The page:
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Comment Re:Easier to prove conclusion wrong (Score 4, Informative) 386

If you are so sure it exists, just prove it

It's hard to prove that free will exists [...]

John Conway and Simon Conway, at Princeton IAS, did some work on this: Free Will Theorem. Depending on who you ask, their result is fairly obvious or quite deep.

Conway did a series of video lectures on the subject, see here here.

Comment Re:Great comeback (Score 1) 59

It has been developed in response to the disclosure of state mass surveillance programmes by the whistleblower Edward Snowden.

So their answer to state mass surveillance programmes is more state mass surveillance programmes?

Of course! Their answer to needle-in-haystack problems is always to add hay.

Comment Re:Schooling, perhaps? (Score 3, Insightful) 519

I'm not sure European unions operate the same way American ones do. For one thing much of Europe doesn't have a political system where influence is correlated to forking over cash to politicians. Not nearly to the same extent anyway. Meaning they get to spend contributions toward collective bargaining.

Having said that, I guess some of the above posts are just reflexive "unions baad" bleats.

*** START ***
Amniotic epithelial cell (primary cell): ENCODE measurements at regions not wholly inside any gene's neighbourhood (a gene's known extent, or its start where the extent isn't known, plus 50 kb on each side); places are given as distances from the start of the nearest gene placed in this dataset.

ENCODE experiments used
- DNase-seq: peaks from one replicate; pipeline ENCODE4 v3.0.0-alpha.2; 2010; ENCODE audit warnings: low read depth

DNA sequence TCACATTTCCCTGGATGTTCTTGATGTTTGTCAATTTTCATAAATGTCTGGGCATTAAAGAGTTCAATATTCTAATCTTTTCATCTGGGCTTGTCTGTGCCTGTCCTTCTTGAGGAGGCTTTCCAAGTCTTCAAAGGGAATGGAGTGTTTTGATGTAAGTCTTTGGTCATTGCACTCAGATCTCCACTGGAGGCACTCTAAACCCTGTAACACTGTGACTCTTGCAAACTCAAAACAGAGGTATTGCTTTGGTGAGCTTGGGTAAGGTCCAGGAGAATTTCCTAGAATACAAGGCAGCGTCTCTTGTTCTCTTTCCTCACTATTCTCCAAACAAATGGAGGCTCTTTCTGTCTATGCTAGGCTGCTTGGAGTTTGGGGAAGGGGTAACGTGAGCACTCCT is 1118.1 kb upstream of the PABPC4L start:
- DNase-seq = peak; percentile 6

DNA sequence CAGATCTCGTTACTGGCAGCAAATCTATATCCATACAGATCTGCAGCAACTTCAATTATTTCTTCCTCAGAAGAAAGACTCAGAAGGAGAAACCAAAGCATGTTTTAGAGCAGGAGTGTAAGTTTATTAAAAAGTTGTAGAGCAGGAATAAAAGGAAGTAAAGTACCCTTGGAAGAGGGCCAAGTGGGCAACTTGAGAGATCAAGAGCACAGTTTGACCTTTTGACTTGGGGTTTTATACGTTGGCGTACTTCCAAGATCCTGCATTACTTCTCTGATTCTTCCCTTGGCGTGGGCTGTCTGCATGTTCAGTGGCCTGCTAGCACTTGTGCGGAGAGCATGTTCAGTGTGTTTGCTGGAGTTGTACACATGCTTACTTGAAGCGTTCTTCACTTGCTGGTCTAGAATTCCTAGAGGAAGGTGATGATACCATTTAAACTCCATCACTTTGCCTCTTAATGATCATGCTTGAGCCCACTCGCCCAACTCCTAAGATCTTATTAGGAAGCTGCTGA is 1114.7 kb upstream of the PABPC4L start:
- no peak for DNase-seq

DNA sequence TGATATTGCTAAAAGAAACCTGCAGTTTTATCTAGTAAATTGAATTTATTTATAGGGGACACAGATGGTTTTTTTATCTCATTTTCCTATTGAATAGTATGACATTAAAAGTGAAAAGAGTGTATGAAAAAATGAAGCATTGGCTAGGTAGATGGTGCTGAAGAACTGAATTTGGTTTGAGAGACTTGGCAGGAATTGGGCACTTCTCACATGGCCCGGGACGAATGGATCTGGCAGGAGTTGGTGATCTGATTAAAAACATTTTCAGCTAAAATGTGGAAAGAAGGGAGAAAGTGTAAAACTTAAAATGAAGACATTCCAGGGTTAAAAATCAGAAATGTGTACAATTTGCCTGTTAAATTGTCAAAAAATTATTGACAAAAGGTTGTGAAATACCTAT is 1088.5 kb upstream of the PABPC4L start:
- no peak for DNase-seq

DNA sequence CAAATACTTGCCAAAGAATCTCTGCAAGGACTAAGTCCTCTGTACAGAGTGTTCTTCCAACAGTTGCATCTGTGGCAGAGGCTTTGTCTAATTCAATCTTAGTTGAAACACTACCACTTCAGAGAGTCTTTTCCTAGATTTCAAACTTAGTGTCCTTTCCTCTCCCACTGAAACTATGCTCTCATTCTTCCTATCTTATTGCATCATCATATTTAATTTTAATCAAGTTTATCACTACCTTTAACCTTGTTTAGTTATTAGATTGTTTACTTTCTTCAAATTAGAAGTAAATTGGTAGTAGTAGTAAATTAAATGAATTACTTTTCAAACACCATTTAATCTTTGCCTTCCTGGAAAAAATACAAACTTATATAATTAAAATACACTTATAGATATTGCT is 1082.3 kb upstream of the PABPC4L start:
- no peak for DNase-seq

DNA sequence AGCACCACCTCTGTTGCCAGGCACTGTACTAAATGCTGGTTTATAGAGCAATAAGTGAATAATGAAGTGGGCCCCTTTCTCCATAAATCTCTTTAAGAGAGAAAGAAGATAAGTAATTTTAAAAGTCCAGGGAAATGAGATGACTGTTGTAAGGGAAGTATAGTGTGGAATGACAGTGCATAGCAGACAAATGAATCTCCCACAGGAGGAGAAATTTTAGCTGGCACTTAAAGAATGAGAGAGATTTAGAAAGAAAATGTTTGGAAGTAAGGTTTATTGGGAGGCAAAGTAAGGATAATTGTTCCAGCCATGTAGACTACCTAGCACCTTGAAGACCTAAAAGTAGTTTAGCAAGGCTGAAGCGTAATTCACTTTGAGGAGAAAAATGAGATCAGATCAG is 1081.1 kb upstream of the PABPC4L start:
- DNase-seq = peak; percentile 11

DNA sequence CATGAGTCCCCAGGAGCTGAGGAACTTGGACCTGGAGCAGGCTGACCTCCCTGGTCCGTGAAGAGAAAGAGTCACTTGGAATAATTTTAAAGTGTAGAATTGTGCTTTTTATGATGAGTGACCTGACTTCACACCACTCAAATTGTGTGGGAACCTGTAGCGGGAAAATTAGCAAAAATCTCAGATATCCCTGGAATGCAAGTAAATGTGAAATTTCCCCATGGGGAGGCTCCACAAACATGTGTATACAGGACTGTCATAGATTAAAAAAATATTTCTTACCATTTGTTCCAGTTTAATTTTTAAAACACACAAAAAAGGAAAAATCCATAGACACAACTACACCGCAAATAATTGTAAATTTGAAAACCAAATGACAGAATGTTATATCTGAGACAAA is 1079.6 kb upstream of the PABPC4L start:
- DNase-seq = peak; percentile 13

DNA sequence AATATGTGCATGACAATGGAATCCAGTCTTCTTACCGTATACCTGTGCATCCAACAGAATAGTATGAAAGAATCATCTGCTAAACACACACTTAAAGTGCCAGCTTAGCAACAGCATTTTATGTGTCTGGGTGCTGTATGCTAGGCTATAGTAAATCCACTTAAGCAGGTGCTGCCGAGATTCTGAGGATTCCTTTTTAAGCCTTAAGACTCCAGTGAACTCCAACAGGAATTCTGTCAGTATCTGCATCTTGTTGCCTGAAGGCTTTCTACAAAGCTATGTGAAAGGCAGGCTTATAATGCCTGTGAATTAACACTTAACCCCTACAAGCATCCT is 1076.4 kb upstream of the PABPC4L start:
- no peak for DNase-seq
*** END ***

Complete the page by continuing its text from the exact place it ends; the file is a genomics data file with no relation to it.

Comment Re:Star Trek not so much (Score 3, Interesting) 99

I am not liking Capaldi or the new writing though, it just tries too hard to be deep and avant garde anymore.

Have to disagree about Capaldi. Tennant got the right balance of dark and light, but I thought Smith was just all fluff, so I like that Capaldi's Doctor is rougher, grizzly even. But then I was a huge fan of The Thick of It.

The writing, yeah I miss Russell T. Davies. Moffat is clearly a talented writer (I love what he did with Sherlock) but the best episodes of the Who reboot, for me, are basically all Russell. And Torchwood doesn't look like coming back either, I'd probably rate seasons 3 and 4 over all of Who.

Shame Neil Gaiman didn't do more.

Comment Re:National level? (Score 2) 171

A couple of billionaires are exploring that issue right now. The quantities of precious and heavy metals contained in some asteroids is valued in the trillions.

The preciousness of those materials is in its rarity. If the amount of gold on earth suddenly triples, it'll presumably affect its value. Well, unless we make some arbitrary distinction like the one that attaches different value to artificial vs natural diamond, which everybody accepts for romantic reasons (and to keep De Beers filthy rich).

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